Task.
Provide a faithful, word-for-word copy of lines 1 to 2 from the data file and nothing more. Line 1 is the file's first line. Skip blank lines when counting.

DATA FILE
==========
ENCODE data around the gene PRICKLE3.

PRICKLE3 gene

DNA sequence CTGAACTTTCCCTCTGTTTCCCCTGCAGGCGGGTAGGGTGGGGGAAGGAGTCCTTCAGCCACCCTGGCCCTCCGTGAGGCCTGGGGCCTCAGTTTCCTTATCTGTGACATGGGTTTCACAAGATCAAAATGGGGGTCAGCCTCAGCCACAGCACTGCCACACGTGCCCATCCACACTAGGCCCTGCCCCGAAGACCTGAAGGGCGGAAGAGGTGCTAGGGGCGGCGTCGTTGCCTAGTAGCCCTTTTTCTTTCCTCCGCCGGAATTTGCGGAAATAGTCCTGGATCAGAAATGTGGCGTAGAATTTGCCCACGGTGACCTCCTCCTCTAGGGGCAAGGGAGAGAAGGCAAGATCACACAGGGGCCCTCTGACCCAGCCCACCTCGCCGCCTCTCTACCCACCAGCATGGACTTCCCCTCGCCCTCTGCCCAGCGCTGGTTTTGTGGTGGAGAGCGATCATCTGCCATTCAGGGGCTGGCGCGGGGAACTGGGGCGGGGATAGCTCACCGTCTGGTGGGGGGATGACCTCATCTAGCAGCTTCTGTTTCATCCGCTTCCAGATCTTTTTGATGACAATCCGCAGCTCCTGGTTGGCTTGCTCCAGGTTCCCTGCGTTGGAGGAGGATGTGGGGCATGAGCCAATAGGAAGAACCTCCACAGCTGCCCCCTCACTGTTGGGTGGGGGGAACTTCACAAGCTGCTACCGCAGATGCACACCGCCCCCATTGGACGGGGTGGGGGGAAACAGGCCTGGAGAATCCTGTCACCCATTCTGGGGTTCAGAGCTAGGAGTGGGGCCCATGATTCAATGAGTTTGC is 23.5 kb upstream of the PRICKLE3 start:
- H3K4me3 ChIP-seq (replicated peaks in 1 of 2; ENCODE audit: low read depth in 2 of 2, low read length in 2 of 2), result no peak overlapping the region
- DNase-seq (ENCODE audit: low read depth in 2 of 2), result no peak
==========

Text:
ENCODE data around the gene PRICKLE3.

PRICKLE3 gene